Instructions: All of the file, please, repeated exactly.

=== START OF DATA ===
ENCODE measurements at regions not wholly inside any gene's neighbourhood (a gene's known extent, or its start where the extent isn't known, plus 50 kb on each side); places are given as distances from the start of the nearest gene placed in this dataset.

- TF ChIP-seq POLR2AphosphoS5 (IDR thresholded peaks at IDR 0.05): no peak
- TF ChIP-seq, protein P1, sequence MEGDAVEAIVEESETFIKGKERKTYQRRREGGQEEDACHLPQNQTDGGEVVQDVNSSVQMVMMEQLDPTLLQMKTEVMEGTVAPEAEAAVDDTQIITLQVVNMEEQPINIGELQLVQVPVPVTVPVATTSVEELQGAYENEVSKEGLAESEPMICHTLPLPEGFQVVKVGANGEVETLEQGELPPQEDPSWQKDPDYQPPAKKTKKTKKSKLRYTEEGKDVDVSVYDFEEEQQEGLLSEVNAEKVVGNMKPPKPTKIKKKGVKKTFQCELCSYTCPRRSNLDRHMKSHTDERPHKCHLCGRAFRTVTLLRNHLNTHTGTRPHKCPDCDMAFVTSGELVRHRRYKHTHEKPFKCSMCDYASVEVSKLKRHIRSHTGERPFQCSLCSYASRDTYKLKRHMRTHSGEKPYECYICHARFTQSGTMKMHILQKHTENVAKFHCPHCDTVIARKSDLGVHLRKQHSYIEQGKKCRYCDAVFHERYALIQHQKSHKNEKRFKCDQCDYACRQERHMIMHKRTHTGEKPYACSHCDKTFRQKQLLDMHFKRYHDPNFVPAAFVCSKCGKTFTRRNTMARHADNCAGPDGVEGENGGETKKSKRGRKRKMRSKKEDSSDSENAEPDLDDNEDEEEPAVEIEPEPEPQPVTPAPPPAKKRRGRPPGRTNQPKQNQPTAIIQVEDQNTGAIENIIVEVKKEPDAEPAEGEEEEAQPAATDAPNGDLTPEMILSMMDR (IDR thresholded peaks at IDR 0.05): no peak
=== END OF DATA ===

ENCODE measurements at regions not wholly inside any gene's neighbourhood (a gene's known extent, or its start where the extent isn't known, plus 50 kb on each side); places are given as distances from the start of the nearest gene placed in this dataset.

- TF ChIP-seq POLR2AphosphoS5 (IDR thresholded peaks at IDR 0.05): no peak
- TF ChIP-seq, protein P1, sequence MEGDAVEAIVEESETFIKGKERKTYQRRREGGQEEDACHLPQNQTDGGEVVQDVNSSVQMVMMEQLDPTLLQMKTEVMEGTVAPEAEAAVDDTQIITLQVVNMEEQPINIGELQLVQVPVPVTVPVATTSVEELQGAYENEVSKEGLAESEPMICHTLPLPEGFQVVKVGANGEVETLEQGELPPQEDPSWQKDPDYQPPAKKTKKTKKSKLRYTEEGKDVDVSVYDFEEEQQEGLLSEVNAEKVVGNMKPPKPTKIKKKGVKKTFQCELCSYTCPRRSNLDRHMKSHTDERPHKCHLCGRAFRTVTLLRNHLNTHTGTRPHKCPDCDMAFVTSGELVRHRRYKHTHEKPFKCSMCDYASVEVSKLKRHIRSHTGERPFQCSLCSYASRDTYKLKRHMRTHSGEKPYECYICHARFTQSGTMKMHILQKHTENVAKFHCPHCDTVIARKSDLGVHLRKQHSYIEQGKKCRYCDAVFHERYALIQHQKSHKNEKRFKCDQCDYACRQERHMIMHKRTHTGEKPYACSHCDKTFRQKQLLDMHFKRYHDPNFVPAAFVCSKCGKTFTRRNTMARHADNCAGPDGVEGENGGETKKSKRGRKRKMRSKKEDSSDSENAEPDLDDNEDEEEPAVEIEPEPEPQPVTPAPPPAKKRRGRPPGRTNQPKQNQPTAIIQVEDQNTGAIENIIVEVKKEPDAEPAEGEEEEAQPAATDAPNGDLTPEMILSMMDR (IDR thresholded peaks at IDR 0.05): no peak